My friend Ned, a regular contributor to this blog, thanks to his many thoughtful comments, suggested that I say something about what makes a good memoir. A big order; here goes.
Having edited a friend's story of his life in America as an immigrant who still loves his native land, and having read two memorable books in the past year or so, I can say that all three, though widely different, are, above all, honest and interesting. They hold the readers' interest because something happens: they go beyond being a simple, chronological narrative that focuses on the individual writer.
First, my friend's immigrant narrative, was written mainly for his family; but people like me, outsiders to his life, can find many life lessons here, including fascinating insights about Americans vis a vis Europeans as well as humorous cultural differences. What might seem like a family story of limited interest becomes a narrative that many readers will enjoy; they will see, when it is published, that what is personal is often universal.
My second example is "Bread of Angels," an amazing narrative of an American, a single young woman, Stephanie Saldana, who journeyed to Damascus alone in the middle of the Iraq war to learn Arabic and found herself also in the Syrian desert undergoing a dark night of the soul. As my review in America mentioned, the book reads like a novel. It is filled with faith and despair and love; a lot happens. The style is often poetic and memorable. The author chooses her words and crafts her sentences carefully so that, as a writing teacher, I can take pleasure not only in the vicarious experiences of someone in that dangerous part of the world but in the craft of writing.
So a memoir has to be well written. In the case of the late Tony Judt, whose final book, The Memory Chalet, this is taken for granted; he was an internationally known writer and gifted stylist. The book was produced in extremis, while the British historian was enduring the horrors of Lou Gehrig's disease, which meant that he had to dictate most or all of it since he gradually lost control of his muscles.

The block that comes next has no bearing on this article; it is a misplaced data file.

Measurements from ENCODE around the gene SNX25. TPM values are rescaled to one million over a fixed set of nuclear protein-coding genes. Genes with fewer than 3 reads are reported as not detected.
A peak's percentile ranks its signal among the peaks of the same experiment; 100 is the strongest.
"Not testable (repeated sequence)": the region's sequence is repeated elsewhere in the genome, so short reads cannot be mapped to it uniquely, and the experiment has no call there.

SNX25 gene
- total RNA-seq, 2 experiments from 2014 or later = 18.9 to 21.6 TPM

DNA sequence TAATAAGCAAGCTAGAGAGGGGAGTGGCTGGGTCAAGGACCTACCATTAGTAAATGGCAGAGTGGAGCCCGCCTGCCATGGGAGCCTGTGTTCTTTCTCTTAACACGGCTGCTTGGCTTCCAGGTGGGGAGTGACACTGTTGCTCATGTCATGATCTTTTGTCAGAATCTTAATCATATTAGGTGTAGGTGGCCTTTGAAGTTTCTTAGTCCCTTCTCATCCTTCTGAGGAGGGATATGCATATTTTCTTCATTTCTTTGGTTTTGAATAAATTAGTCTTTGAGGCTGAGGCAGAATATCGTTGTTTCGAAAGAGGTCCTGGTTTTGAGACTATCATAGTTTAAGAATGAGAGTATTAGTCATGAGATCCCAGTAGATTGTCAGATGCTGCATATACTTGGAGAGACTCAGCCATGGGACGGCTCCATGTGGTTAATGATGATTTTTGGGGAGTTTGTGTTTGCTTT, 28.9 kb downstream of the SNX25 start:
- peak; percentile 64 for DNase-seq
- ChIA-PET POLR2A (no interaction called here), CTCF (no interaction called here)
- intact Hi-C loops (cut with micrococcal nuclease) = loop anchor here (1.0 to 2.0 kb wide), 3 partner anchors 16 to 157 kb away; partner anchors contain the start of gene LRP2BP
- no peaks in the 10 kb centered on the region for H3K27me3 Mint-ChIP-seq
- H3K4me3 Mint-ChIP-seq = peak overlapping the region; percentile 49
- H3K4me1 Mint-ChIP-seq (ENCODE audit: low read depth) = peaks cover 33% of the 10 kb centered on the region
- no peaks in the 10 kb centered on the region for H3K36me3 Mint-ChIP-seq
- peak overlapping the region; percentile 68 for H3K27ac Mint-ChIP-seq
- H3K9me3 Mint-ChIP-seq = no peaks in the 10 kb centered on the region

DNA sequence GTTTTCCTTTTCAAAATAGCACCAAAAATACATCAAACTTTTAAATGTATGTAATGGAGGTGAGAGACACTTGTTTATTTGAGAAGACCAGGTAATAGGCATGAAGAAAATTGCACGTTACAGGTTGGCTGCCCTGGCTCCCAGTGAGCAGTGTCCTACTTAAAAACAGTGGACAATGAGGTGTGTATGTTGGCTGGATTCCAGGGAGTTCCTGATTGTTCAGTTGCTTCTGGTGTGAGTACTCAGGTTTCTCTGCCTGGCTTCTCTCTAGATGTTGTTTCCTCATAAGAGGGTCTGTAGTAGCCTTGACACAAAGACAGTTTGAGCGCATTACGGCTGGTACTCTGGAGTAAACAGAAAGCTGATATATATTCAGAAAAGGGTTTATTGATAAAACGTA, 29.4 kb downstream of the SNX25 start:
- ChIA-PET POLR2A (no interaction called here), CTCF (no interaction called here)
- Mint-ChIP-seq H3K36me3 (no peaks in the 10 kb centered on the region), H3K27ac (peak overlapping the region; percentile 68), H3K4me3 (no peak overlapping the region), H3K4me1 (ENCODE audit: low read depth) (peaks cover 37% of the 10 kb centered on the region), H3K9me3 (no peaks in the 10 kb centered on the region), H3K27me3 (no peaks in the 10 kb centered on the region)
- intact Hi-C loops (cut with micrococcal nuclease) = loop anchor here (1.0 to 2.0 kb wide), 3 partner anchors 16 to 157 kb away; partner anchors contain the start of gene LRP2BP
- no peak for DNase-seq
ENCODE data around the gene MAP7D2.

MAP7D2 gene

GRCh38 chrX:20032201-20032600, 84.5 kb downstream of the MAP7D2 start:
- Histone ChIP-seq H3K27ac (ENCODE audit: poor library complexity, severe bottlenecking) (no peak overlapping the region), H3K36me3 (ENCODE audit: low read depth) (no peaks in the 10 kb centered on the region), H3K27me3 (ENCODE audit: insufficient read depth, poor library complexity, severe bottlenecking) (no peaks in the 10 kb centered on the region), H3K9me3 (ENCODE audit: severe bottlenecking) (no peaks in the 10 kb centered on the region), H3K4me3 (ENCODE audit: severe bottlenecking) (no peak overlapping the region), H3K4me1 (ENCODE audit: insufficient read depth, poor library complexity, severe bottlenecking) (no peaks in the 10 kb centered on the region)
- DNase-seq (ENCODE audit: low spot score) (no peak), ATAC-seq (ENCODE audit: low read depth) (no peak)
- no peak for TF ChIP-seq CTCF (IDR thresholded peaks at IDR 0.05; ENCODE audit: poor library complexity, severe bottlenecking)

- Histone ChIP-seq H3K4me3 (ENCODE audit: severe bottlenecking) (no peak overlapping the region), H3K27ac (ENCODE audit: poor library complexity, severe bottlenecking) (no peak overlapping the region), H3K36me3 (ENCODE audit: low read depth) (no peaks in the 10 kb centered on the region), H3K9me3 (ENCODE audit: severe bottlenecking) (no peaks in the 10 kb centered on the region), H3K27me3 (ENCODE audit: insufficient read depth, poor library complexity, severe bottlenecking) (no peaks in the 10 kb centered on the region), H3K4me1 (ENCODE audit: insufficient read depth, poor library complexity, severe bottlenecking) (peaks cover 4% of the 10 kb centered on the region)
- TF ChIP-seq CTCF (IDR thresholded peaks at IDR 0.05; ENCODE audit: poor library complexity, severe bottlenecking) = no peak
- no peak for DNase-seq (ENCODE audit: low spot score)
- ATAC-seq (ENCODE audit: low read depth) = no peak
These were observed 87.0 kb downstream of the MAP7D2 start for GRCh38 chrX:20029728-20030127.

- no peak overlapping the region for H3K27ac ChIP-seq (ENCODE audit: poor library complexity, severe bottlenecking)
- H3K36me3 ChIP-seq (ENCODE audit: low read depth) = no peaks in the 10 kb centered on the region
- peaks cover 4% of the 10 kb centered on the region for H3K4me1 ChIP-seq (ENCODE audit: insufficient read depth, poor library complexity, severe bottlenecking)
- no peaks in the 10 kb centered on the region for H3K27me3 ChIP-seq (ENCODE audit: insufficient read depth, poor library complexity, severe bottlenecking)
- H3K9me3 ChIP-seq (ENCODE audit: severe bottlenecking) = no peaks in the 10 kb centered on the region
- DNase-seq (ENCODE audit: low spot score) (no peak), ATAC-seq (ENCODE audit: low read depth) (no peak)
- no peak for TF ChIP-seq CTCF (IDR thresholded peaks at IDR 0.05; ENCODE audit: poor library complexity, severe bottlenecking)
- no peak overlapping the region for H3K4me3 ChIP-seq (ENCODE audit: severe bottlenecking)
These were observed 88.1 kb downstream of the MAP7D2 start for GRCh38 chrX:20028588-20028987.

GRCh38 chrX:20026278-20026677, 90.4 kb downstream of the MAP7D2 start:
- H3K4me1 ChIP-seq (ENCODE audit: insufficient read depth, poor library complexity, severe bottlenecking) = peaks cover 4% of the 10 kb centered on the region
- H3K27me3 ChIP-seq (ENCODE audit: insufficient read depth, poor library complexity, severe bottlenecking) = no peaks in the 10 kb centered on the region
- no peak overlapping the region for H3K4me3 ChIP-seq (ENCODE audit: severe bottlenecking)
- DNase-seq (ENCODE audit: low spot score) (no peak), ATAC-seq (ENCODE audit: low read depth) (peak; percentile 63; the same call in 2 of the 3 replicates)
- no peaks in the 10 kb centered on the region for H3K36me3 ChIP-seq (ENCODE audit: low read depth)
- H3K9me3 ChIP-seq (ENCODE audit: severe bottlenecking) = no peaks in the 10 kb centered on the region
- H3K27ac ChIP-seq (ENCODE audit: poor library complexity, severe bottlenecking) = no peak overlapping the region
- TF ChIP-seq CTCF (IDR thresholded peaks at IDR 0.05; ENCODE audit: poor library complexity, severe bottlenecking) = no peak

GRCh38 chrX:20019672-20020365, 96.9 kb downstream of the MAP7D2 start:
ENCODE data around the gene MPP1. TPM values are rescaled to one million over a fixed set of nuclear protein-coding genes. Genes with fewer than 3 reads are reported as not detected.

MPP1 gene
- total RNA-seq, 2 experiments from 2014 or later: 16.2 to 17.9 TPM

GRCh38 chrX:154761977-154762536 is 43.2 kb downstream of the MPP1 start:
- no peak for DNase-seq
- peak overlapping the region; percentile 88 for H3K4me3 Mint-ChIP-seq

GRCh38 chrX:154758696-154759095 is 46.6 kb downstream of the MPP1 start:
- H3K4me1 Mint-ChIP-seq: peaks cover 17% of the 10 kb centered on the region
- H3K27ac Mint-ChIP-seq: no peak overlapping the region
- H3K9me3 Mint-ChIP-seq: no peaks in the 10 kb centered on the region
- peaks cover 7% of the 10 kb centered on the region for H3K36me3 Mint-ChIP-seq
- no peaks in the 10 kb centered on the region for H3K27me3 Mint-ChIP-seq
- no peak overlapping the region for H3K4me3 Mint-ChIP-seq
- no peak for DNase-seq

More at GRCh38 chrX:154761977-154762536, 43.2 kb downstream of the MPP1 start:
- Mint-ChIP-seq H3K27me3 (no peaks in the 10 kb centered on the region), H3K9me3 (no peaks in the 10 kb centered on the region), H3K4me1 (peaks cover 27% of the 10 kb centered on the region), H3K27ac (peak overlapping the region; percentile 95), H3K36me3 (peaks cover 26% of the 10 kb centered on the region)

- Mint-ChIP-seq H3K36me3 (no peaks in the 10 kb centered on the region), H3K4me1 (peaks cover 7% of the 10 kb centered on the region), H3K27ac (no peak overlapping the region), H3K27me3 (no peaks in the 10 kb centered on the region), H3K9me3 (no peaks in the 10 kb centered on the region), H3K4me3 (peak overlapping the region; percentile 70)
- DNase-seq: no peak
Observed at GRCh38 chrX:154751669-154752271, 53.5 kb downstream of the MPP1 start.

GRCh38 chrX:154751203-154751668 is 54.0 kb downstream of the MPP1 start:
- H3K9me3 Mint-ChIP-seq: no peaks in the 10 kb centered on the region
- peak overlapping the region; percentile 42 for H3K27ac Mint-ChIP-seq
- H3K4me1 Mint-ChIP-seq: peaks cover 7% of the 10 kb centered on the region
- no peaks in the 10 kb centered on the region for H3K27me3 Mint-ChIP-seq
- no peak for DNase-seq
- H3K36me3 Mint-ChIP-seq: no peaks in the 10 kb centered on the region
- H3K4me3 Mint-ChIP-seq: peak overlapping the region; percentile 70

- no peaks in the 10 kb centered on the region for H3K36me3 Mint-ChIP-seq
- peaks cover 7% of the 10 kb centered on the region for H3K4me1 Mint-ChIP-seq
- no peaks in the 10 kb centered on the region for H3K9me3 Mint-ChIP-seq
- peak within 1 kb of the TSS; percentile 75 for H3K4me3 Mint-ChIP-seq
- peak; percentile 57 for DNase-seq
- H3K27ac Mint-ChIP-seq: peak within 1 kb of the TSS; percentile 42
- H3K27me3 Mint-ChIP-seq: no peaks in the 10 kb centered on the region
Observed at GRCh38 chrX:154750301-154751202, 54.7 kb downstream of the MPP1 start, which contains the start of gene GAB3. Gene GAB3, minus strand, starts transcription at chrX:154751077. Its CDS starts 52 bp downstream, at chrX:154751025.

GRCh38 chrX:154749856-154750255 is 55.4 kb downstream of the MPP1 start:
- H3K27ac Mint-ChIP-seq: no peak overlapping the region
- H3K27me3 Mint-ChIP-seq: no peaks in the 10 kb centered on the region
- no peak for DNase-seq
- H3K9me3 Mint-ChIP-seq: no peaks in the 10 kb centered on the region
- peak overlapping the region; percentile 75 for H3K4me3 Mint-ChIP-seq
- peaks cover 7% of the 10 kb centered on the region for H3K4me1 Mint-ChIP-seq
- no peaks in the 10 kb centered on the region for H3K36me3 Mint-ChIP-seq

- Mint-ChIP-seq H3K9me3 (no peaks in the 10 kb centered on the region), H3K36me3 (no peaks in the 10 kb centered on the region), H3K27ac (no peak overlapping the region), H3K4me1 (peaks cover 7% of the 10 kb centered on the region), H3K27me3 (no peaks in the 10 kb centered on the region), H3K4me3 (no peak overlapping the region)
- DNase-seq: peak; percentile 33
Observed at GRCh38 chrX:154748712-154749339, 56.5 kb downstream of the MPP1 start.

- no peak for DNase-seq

He planned and completed a series of separate episodes, 25 in all, loosely connected, and written at various times before his death nearly two years ago. It is an unusual memoir, with a candid but dispassionate account of his illness, yet filled with Judt's remembered experiences in many places, being happy.
This last example of a memoir is, like the man himself, distinctive, unconventional, showing that there are no rules about what form a memoir takes. My friend's narrative is a traditional, chronological account of his life; Saldana's is limited to one short period in a young life; Judt's is a series of memories, witty and unsentimental, a record of a brilliant life and career.
In all case, the readers encounter voices alive with enthusiasm. The writers undergo changes, both good and bad, and share their journeys with the reader in clear, often poetic prose. In their stories, something happens--many things, in fact--which hold the reader's interest.
The distinction between fiction and non-fiction gets somewhat blurred in good memoirs, it seems to me. Saldana's is a good example, not that I accuse her of fictionalizing her life, but in selecting the episodes and describing the people she met, she is, like all writers, re-imagining and re-inventing the past. Doesn't every writer do this?
I could go on about the genre of autobiography, from St. Augustine on down, and how the story of the self from A to B is always addressed to more than the self who is the subject; it's as if the writer-self is creating himself in words. And to talk about such personal writing is to raise the question of the audience and the fact that, as my Jesuit professor Walter J. Ong convincingly showed, every audience is a fiction. We imagine our readers just as we imagine our literary selves.
No wonder writing is a challenge; it remains in part a mystery, as words and sentences take on a life of their own and recount, in the case of memoir, nothing less than a human story.